Richard L. Hasen is the Chancellor’s Professor of Law and Political Science at the University of California, Irvine, and the author of Plutocrats United: Campaign Money, the Supreme Court, and the Distortion of American Elections. Before giving a lecture at Zócalo on the effects of loose campaign finance laws on American politics, he talked in the Zócalo green room about idolizing Jimmy Carter, podcasting, and watching dads getting hurt on hoverboards.
What got you interested in election law?
It was an accident. I started graduate school in political science, but my advisor and I didn’t get along, so on a lark I decided to go to law school. One of the classes I took was about election law.
Temperamentally, how do you approach an election year? Do you get excited, terrified?
The first few election seasons after Bush vs. Gore, I was terrified that we were going to have another meltdown—like people who study nuclear physics worry about a nuclear meltdown. Now, I don’t worry as much. Usually around September, I start getting calls from journalists who want to know why nothing has been fixed, and my answer is because you guys haven’t been paying attention for six months.
You’ve spent most of your adult life in California, but you did teach for a few years in Chicago. How did you make it through that first winter?
Yes, your blood does thin when you move west. I remember when I first went to Chicago, all my colleagues explained to me what kind of coat you need to buy for the winter. They said it has to be thick enough to stand on its own.
If you were about to perform at a talent show instead of give a lecture, what would you perform?
Eating? I have no talents. I can’t sing, I can’t dance. I’m not very well-coordinated.
You’re a longtime writer, but you’ve also recently started podcasting. What was the inspiration for that?
It’s an experiment. It’s very low-tech—the only thing that keeps it from being unintelligible is my 16-year-old son, who knows how to run Garage Band—but I’ve had some very interesting people on it. Some people I agree with, some I don’t, but it’s an opportunity to allow people to share their wisdom.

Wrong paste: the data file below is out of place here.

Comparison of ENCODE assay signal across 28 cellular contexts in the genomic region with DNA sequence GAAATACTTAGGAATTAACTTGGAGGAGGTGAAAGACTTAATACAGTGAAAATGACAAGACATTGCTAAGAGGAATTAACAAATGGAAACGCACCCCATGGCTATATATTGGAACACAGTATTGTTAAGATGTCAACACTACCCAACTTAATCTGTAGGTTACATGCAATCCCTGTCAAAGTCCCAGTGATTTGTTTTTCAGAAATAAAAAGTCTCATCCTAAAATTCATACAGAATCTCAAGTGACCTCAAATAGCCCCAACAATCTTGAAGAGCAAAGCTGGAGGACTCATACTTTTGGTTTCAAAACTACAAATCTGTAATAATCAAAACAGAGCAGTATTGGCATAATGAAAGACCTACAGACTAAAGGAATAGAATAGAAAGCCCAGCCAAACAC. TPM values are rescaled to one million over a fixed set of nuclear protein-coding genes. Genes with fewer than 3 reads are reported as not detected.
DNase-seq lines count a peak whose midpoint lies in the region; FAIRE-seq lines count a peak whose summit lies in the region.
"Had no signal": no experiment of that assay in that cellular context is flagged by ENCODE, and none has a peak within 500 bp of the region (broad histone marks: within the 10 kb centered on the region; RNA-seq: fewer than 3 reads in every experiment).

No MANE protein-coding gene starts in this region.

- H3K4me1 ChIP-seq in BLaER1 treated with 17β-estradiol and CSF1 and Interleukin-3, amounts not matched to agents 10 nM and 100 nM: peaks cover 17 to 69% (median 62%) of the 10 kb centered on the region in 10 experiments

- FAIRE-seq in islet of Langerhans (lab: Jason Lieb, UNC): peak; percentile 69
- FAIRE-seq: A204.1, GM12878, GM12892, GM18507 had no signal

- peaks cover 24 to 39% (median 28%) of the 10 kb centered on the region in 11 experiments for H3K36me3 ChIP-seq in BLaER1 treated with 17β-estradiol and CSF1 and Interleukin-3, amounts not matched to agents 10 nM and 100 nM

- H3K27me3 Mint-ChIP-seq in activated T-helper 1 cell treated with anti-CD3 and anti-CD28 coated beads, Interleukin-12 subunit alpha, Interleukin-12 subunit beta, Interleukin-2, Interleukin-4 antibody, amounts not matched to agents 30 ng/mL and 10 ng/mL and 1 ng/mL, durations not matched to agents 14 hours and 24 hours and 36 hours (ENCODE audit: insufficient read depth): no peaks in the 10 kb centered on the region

If the podcast wasn’t about law and elections, what would it be about?
I’m interested in travel—hearing about other people’s travel. It would be: “Where should I go next?”
Who’s someone you looked up to when you were growing up?
Jimmy Carter. As an adult, I had the chance to meet him. I said, “You’ve been my hero since I was a child.” He was one of the most gracious people who’d been in power that I’ve ever met.
Star Trek or Star Wars?
Star Trek. In fact, I have a scar from a Star Trek convention that I went to as a child. At one point, when I was in a bathroom, someone shut the lights off on me. I banged on a full-length mirror that I thought was a door, and broke it with my bare hands.
What’s an object you own that means a lot to you?
My dog, Layla. I love her, so I don’t think she’s an object, but I just taught my students today about how [legally] dogs are property.
What’s your opinion on hoverboards?
I think the dads should stay off them. Twitter is full of dads getting hurt on them. And that makes me think of the liability lawsuits that will come from them catching on fire.